“Leave them alone!” Yawen cried hoarsely.

Letting go of the copperhead, Candace yanked her leg free of Yawen’s hands. She whirled around, triumphant, readying herself to sprint past the Reptile Man to freedom.

An adder sank its fangs down to Candace’s anklebone and she screamed. A turtle’s jaws closed around her Achilles’ heel, severing the tendon. She stumbled, sobbed, wavered—and somehow stayed on her feet.

The Reptile Man’s fingers elongated impossibly, becoming like clawed twigs. He shuddered and leaned forward, his whole lithe body becoming one muscle that joined with his neck. His shirt and pants crumpled at the base of his swaying form.

His eyeless face was like the face of the watch in the hypnotherapist’s hand: captivating and unbearable. The blood ran down Candace’s ankles and filled her shoes. Distantly, she registered sharp fangs digging into her calf, and looked down to see a small caiman attached to her leg.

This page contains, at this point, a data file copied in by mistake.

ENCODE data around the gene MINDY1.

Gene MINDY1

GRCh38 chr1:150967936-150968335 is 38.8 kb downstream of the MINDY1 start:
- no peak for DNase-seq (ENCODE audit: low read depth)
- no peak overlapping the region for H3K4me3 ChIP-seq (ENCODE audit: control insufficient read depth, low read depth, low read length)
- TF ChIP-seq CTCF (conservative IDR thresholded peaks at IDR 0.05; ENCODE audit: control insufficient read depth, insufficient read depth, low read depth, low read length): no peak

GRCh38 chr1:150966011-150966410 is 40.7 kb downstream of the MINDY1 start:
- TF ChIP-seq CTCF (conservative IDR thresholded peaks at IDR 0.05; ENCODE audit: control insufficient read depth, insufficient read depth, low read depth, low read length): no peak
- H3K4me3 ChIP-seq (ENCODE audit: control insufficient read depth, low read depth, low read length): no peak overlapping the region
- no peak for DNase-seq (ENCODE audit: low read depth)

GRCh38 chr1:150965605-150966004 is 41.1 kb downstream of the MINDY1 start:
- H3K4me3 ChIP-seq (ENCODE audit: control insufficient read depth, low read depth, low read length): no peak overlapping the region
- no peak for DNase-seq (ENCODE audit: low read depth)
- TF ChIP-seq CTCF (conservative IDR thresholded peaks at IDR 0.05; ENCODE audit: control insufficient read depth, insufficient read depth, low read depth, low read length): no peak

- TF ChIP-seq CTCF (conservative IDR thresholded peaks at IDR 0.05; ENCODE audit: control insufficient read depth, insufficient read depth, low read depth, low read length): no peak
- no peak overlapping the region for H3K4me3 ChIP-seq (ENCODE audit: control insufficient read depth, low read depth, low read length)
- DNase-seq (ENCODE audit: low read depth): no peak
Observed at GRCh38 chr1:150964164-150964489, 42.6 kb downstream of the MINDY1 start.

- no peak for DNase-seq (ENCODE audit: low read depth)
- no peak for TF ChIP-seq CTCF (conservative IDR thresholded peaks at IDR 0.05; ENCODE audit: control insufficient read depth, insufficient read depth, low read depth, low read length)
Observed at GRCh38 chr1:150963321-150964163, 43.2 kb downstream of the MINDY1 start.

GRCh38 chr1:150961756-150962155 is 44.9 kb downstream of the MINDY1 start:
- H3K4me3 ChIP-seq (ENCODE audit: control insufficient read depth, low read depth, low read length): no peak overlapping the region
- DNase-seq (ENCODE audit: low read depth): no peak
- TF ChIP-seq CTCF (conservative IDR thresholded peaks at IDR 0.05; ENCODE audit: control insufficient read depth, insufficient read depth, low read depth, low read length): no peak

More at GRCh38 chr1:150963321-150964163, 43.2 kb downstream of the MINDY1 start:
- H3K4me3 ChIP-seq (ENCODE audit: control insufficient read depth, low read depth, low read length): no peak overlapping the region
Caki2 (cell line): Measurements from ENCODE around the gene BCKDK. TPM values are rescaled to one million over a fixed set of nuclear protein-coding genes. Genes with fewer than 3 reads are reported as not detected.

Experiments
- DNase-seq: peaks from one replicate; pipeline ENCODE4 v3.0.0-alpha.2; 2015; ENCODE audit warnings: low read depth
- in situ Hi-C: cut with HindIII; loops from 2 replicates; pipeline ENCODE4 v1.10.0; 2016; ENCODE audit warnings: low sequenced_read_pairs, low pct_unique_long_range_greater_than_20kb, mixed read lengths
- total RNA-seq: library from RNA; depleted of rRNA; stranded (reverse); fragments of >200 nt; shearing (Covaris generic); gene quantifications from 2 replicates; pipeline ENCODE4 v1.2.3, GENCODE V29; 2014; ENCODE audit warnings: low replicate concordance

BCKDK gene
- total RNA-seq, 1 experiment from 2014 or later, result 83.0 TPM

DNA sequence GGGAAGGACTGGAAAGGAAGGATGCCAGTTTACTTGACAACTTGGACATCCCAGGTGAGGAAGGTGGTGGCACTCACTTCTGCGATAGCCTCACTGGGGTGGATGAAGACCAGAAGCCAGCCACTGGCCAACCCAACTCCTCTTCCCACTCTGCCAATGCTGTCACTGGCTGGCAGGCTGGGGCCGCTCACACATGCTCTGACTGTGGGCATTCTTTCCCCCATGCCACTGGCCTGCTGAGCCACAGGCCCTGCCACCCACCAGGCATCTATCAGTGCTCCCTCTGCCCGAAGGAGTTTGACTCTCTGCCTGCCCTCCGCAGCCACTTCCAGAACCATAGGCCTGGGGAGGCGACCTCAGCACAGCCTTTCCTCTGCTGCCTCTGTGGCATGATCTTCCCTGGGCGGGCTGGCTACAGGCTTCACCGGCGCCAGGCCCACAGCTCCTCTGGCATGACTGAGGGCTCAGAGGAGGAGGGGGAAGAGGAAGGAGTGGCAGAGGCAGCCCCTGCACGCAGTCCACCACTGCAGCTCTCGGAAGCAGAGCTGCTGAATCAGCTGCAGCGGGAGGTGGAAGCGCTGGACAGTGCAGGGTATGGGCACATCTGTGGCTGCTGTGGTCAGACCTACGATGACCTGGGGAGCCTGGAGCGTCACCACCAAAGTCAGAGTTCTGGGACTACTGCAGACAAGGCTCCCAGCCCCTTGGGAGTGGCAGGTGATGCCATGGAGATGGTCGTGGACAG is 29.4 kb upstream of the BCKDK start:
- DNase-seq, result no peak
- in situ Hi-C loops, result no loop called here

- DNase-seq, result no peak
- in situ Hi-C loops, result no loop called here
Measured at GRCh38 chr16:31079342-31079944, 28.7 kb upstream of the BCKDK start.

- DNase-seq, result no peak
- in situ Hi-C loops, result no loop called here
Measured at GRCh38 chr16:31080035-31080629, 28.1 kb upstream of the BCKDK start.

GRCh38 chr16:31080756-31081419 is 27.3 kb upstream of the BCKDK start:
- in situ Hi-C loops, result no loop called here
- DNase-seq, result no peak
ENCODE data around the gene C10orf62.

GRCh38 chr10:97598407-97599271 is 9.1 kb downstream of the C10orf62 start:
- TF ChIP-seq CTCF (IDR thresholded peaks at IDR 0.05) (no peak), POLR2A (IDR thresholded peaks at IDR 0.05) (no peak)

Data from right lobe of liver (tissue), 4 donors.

She looked back up at the Reptile Man. His mouth opened, jaw working like a snake’s, dislodging in preparation to consume his prey.

The heavy thump was distant and irrelevant—until the anaconda’s bulk wrapped like lightning around Candace’s body, locking her arms against her sides. The snake squeezed. The world went dark.

“You…are…bad…”

Author’s Note: Although the setting is based on the Reptile Zoo facility in my home state that I visited in the 90s, this is no way a reflection of the human being known as the Reptile Man who runs that place. It’s a really awesome, educational place for kids and adults both! As long as snakes don’t totally give you the creeps, of course.